The Romans Lebanon

 

The Romans added Lebanon to its Empire. Economic and intellectual activities flourished in Lebanon during the Pax Roman. The inhabitants of the principal Phoenician cities of Byblos, Sidon and Tyre were granted Roman citizenship.

 

These cities were centers of the pottery, glass and purple dye industries; their harbors also served as warehouses for products imported from Syria, Persia and India. They exported cedar, perfume, jewelry, wine and fruit to Rome.

 

Economic prosperity led to a revival in construction and urban development; temples, palaces and the first School of Law in history were built throughout the country, as well as paved roads that linked the cities. Ruins of Roman temples and monuments are found all around Lebanon with the largest in Baalbek.

 

The Bible states that the first woman who believed in Christianity, became the first convert outside the Jews was a Phoenician woman. From the Northern Phoenician ports Saint Peter left to Rome and built the first church.

 

After the Roman Empire divided, the economic and intellectual activities continued to flourish in Beirut, Tyre and Sidon for more than a century.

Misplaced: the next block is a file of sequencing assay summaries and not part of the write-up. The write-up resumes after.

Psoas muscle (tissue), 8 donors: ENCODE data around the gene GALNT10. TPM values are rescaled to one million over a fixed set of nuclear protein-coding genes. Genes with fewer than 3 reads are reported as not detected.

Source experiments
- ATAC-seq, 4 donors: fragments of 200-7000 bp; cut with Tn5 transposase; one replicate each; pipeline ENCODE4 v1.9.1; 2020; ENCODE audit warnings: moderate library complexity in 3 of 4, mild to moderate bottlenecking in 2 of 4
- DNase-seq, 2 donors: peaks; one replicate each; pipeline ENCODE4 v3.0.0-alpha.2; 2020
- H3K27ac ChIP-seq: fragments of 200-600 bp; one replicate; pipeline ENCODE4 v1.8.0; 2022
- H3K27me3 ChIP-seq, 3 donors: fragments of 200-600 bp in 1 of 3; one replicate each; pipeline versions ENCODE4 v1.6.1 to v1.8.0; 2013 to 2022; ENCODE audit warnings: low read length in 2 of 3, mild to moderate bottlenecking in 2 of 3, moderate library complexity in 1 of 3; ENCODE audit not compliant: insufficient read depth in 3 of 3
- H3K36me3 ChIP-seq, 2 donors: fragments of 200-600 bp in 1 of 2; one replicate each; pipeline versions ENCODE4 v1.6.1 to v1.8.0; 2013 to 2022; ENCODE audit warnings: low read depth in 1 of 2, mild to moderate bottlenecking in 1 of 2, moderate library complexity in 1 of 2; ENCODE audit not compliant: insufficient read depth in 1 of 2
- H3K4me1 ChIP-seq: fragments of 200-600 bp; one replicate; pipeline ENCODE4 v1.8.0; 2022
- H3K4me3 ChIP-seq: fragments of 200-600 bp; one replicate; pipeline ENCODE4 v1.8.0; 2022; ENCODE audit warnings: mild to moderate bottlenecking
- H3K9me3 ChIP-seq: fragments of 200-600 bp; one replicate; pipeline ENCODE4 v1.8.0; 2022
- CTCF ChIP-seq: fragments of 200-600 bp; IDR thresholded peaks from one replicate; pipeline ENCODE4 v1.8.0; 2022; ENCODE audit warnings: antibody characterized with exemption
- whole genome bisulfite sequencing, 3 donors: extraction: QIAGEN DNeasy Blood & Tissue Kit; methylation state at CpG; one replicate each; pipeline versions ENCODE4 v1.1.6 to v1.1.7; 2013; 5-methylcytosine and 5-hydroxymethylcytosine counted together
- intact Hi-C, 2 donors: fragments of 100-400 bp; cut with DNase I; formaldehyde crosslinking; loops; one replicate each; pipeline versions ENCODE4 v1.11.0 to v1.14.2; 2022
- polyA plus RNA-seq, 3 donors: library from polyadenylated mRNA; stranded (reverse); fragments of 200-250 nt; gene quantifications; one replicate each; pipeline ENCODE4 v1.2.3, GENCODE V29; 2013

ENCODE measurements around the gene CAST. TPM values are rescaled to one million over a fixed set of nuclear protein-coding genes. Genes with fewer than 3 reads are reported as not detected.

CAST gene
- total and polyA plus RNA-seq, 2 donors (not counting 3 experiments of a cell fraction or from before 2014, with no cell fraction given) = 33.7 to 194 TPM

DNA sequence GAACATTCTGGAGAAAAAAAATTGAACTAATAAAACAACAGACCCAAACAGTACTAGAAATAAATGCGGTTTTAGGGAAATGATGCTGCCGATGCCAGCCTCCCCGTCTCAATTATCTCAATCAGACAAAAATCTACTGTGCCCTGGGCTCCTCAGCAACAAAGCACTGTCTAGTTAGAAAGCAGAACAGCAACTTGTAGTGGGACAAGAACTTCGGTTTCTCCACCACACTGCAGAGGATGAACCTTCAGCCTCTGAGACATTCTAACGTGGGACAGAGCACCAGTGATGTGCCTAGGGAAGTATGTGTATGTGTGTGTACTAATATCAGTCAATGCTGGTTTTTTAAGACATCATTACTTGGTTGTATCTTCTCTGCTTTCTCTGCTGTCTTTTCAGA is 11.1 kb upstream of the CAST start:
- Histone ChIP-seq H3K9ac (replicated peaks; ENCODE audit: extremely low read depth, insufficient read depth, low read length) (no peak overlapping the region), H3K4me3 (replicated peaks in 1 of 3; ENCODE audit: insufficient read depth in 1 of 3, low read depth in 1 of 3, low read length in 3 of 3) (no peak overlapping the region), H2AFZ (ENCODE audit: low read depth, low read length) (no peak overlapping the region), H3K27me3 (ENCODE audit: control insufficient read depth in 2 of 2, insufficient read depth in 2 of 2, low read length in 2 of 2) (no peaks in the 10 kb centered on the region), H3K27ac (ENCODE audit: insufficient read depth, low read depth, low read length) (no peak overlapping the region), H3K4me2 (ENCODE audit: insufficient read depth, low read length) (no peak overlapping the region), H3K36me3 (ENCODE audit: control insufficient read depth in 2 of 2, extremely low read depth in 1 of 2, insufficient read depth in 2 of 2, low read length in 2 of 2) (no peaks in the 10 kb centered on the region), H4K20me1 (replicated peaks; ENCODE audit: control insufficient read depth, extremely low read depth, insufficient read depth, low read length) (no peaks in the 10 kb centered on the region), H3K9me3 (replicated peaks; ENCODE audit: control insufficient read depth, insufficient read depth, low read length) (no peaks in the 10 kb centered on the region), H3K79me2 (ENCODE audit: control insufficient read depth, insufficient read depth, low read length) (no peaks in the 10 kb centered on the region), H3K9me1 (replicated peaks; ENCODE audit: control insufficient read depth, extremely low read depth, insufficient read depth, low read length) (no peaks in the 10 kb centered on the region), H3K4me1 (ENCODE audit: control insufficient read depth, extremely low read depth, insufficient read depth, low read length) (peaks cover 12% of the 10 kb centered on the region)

The arch is the entrance to the largest and best-preserved Roman hippodrome in the world. Used for dangerous (and extremely popular) chariot races, the hippodrome is 480 meters long and once seated 20,000 people  Location: Tyre (Arabic Soor) South Lebanon
Ancient Roman columns The temple of Jupiter, Location:  Baalbek Lebanon
Roman Hippodrome 2019 -.jpg
Heliopolis - Temple of Bacchus and the Temple of Jupiter   Location:  Baalbek Lebanon
Temple of Bacchus  Location:  Baalbek Lebanon
Temple of Bacchus interior   Location:  Baalbek Lebanon
Temple of Bacchus interior   Location:  Baalbek Lebanon
In the summer of 2014 the Oriental Department of the German Archaeological Institute conducted excavations in the stone quarry of Baalbek/Ancient Heliopolis, in Lebanon. There lies the famous monolith “Hajjar al-Hibla” (Stone of the Pregnant Woman). Similar stone blocks of a 20m length were used for the podium of the huge Temple of Jupiter in the Roman sanctuary of Baalbek.
This photo by Hidden Inca Tours
Hajjar Al-Hibla” (Stone of the Pregnant Woman)  Location:  Baalbek Lebanon
Hajjar Al-Hibla” (Stone of the Pregnant Woman) Recent excavations reveal cut 1650 ton stone block  Location:  Baalbek Lebanon
The temple of Jupiter Lion head sculpture   Location:  Baalbek Lebanon
The Roman Hippodrome  Location:  Tyre South Lebanon

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